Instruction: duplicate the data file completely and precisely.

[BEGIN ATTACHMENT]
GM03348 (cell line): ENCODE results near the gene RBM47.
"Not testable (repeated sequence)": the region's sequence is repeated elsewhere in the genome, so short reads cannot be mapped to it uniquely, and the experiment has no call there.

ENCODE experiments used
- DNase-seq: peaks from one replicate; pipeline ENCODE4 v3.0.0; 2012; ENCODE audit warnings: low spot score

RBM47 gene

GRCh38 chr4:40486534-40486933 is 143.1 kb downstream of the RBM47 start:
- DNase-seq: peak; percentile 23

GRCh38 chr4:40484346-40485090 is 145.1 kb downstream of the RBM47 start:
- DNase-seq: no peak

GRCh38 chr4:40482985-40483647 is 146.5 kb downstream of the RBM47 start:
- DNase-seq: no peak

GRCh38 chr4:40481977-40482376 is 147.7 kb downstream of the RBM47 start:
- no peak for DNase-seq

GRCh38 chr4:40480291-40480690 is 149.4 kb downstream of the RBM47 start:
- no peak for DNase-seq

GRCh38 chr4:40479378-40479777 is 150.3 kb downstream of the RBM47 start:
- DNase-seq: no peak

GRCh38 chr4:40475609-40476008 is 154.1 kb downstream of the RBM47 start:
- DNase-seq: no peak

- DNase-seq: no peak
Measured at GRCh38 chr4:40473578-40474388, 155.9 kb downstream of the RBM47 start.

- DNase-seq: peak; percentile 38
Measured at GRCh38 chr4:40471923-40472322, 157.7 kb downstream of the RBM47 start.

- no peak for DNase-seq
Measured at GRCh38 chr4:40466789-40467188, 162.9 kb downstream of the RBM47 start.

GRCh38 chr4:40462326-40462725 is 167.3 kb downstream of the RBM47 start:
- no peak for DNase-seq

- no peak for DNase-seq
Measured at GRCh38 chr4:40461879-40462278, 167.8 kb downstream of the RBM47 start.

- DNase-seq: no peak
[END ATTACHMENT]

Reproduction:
GM03348 (cell line): ENCODE results near the gene RBM47.
"Not testable (repeated sequence)": the region's sequence is repeated elsewhere in the genome, so short reads cannot be mapped to it uniquely, and the experiment has no call there.

ENCODE experiments used
- DNase-seq: peaks from one replicate; pipeline ENCODE4 v3.0.0; 2012; ENCODE audit warnings: low spot score

RBM47 gene

GRCh38 chr4:40486534-40486933 is 143.1 kb downstream of the RBM47 start:
- DNase-seq: peak; percentile 23

GRCh38 chr4:40484346-40485090 is 145.1 kb downstream of the RBM47 start:
- DNase-seq: no peak

GRCh38 chr4:40482985-40483647 is 146.5 kb downstream of the RBM47 start:
- DNase-seq: no peak

GRCh38 chr4:40481977-40482376 is 147.7 kb downstream of the RBM47 start:
- no peak for DNase-seq

GRCh38 chr4:40480291-40480690 is 149.4 kb downstream of the RBM47 start:
- no peak for DNase-seq

GRCh38 chr4:40479378-40479777 is 150.3 kb downstream of the RBM47 start:
- DNase-seq: no peak

GRCh38 chr4:40475609-40476008 is 154.1 kb downstream of the RBM47 start:
- DNase-seq: no peak

- DNase-seq: no peak
Measured at GRCh38 chr4:40473578-40474388, 155.9 kb downstream of the RBM47 start.

- DNase-seq: peak; percentile 38
Measured at GRCh38 chr4:40471923-40472322, 157.7 kb downstream of the RBM47 start.

- no peak for DNase-seq
Measured at GRCh38 chr4:40466789-40467188, 162.9 kb downstream of the RBM47 start.

GRCh38 chr4:40462326-40462725 is 167.3 kb downstream of the RBM47 start:
- no peak for DNase-seq

- no peak for DNase-seq
Measured at GRCh38 chr4:40461879-40462278, 167.8 kb downstream of the RBM47 start.

- DNase-seq: no peak